Eating Disorders Checklist: Do I have an Eating Disorder?
With so much emphasis on physical appearance in fashion and beauty magazines, it is no wonder that eating disorders have become a serious and significant problem for both men and women in our society. Very often eating disordered behaviour appears in the pre-teen years, and it is not at all unusual for youngsters to admit to having participated in at least one diet by the age of 10. Among young adults, rampant dieting is not at all unusual, in a bid to achieve often unrealistic weight loss goals. Sometimes, in the case of body builders or ballet dancers, extreme dieting and eating disorders develop out of a desire for unrealistic weight gain, referred to as "bulk." While historically eating disorders and chronic dieting has been almost exclusively considered to be a problem among women, today it has become a problem among both women and men. In light of societal pressures to maintain a low weight and be thin, or a muscular physique ripped with lean muscle mass, to the point of being unhealthy either way, more and more young men are admitting to using dieting methods that can easily translate to eating disordered behaviours. (This article is electronically protected - Copyright © Associated Counsellors & Psychologists Sydney PTY LTD)
Answer the following basic checklist to determine if your own relationship with food and eating has become problematic:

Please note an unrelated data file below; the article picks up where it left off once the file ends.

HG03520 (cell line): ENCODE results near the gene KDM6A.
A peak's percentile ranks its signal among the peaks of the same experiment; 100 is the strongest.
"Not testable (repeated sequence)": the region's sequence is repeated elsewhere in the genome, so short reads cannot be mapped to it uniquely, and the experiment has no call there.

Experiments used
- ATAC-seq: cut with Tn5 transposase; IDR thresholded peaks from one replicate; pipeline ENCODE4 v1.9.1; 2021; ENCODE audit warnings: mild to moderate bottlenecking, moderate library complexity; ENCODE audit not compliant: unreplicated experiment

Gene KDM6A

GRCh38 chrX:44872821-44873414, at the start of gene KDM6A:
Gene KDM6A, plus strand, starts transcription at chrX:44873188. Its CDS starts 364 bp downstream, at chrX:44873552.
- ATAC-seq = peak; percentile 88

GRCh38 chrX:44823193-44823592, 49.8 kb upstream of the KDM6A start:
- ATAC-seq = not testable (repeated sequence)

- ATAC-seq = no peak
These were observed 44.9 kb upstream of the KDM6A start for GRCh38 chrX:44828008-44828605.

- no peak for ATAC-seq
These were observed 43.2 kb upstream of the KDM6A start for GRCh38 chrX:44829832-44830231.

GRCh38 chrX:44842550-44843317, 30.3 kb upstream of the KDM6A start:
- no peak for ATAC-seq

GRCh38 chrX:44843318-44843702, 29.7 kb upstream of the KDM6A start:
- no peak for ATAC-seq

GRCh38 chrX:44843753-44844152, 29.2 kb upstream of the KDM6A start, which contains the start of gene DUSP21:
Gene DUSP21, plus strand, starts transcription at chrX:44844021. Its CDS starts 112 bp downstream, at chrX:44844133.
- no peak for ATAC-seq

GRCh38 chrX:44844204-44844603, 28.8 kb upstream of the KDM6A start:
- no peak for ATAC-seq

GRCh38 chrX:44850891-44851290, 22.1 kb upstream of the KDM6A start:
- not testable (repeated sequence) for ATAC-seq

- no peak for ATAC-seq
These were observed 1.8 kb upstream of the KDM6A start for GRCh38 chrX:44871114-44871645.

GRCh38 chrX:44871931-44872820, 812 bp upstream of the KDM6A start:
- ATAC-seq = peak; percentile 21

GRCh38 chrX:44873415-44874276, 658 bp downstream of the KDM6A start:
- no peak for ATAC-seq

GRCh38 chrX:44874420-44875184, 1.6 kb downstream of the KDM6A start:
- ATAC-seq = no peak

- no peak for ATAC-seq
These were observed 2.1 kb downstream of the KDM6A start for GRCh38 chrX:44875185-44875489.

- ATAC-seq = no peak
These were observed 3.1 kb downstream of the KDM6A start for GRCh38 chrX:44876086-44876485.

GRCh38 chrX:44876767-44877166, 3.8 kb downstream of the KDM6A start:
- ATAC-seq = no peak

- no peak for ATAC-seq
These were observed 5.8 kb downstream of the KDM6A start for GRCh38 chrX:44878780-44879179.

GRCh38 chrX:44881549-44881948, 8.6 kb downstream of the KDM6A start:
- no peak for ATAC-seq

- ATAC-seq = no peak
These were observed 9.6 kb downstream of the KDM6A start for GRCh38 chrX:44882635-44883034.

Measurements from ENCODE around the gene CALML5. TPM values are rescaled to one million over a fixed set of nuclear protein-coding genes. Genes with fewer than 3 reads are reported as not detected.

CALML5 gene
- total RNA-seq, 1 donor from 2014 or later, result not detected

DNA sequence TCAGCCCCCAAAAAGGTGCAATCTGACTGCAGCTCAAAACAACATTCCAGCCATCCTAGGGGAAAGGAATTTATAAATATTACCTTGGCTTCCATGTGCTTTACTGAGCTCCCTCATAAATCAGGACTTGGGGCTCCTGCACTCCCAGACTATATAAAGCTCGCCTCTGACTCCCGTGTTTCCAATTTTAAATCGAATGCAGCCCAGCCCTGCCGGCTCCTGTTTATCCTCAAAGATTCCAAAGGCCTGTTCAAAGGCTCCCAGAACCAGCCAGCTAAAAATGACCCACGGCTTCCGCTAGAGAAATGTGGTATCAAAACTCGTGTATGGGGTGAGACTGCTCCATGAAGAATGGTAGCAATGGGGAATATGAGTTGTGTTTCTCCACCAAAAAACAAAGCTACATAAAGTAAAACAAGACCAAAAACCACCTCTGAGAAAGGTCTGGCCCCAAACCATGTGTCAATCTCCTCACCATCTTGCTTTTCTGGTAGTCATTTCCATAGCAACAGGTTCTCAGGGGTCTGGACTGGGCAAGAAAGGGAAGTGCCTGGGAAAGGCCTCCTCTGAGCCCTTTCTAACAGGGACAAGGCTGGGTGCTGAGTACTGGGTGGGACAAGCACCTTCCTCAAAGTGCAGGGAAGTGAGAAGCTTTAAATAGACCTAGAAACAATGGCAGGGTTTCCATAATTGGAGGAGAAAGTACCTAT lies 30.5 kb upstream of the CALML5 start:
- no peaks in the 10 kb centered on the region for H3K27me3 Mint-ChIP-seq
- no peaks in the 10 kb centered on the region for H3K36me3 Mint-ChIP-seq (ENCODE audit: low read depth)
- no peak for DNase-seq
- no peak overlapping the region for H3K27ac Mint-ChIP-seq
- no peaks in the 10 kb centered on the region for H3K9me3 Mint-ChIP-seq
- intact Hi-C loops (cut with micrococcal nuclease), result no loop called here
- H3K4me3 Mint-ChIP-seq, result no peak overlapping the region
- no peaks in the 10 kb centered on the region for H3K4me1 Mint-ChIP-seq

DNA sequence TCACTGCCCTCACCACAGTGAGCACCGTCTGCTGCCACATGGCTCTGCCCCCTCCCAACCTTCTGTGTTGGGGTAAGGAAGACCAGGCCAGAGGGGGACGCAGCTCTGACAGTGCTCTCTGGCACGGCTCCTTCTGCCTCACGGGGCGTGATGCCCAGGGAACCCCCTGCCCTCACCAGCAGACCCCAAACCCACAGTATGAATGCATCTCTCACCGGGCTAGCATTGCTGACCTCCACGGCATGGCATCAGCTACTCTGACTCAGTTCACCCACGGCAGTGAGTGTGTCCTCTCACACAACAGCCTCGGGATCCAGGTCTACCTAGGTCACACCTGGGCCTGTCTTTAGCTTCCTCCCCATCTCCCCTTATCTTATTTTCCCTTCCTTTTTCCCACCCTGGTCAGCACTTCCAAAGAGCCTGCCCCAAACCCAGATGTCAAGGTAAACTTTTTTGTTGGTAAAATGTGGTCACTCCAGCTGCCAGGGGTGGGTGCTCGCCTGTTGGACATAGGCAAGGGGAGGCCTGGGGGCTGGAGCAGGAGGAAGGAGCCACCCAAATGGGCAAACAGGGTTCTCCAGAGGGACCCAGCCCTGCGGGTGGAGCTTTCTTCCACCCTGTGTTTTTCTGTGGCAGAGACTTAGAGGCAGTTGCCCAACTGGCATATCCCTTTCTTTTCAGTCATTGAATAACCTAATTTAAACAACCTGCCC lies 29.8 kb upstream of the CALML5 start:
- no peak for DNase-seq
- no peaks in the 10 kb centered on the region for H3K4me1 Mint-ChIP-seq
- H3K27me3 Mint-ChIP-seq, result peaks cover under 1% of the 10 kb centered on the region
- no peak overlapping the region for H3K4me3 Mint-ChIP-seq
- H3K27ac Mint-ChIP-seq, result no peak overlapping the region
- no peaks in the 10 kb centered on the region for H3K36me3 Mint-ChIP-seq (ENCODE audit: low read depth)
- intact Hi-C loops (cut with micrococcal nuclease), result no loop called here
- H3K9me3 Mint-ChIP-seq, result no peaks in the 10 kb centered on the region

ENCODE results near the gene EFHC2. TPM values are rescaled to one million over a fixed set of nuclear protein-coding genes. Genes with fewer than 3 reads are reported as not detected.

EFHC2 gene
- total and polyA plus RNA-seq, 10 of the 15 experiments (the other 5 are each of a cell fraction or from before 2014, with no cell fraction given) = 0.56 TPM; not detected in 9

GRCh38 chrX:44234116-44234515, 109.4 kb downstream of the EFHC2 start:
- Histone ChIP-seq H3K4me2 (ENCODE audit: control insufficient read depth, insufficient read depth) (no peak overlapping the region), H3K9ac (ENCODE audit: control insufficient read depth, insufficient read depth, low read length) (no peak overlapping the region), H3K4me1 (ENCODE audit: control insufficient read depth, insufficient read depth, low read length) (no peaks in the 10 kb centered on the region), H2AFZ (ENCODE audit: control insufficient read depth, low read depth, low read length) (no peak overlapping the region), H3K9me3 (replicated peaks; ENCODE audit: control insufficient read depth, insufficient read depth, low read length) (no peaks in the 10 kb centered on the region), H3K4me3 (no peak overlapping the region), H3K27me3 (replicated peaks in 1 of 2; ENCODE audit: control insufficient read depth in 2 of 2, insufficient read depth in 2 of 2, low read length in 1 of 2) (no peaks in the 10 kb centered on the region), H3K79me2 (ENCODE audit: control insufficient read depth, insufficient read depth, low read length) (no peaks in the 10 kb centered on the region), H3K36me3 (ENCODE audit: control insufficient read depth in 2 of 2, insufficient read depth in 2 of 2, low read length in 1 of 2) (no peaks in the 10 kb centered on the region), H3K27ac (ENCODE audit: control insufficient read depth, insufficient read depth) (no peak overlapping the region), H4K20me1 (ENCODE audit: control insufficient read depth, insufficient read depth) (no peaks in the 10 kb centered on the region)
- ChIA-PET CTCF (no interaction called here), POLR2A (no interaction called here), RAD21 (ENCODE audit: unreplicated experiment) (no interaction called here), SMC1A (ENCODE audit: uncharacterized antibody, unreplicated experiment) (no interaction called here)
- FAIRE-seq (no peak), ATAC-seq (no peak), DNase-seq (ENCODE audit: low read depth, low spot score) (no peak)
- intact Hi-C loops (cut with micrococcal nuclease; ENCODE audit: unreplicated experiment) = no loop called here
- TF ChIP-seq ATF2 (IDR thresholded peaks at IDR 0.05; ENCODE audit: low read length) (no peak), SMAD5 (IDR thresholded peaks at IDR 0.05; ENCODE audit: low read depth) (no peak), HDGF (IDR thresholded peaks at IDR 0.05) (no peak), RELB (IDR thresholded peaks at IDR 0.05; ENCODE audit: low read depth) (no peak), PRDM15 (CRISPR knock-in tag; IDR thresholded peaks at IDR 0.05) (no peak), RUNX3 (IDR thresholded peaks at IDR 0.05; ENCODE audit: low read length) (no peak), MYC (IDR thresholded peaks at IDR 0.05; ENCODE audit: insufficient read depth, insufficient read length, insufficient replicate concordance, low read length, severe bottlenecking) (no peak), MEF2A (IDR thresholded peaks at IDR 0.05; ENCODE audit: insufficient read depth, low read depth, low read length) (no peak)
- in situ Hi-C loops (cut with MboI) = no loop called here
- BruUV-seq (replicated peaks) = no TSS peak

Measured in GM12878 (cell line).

Eating Disorders Checklist
Y N Do you feel pressured to be thin?
Y N Do you feel you must be thin to be accepted by others?
Y N Do you feel guilty about eating?
Y N Do you have problems concentrating?
Y N Do you often feel depressed and unhappy with body and/or self-image?
Y N Do you feel the need to be perfect and the best in school, athletics and/or with weight control?
Y N Do you feel that your weight is one of the few things in your life over which you have control?
Y N Do you think about food almost all the time?
Y N Do you diet excessively and/or abuse (over-use) laxatives, diet pills or diuretics?
Y N Do you count all the calories in every single bite you eat?
Y N Do you ever eat large amounts of food in a frenzy of hunger?
Y N Do you feel out of control if you eat a large amount of food?
Y N Do you feel you have become cut off from your family and friends?
Y N Do you prefer eating by yourself?
Y N Do you ever self-induce vomiting after eating, particularly after a binge?
Y N Do you exercise for hours on end or beyond what others consider normal?
Y N Do you feel fat even if others tell you that you are thin?
Y N Does your weight go up and down dramatically?
Y N If you are a woman, have your menstrual periods stopped or become irregular?
If you answered YES to at least 5 or more of the above questions, you may have issues with food, weight and body image. (This article is electronically protected - Copyright © Associated Counsellors & Psychologists Sydney PTY LTD)
Where Do I Go For Counselling or Advice on Unhealthy Eating, Diet and Body Image Issues?
Eating disorders, especially anorexia, can cause serious health concerns. If you are concerned that you or someone you know may have developed an unhealthy relationship with food or may have an eating disorder, you should seek help immediately. If you would like to book a consultation with a qualified counsellor, psychologist or eating disoders therapist, or would like to obtain further advice, please contact Associated Counselors & Psychologists Sydney.
Common mispellings and alternative search terms used to find this page include: Anarexia, Bilimia, Wait Loss, Lose Wait Eating Disorder Checkllist, Anorexia Checklist, Bulimia Checkist, Megarexia, Anorexia Counseling, Eating Disorder Councillor, Anorexia Therapy, Bulimia Therepy, Eating Disorder Therepist; Eating Diorder Psychologist.
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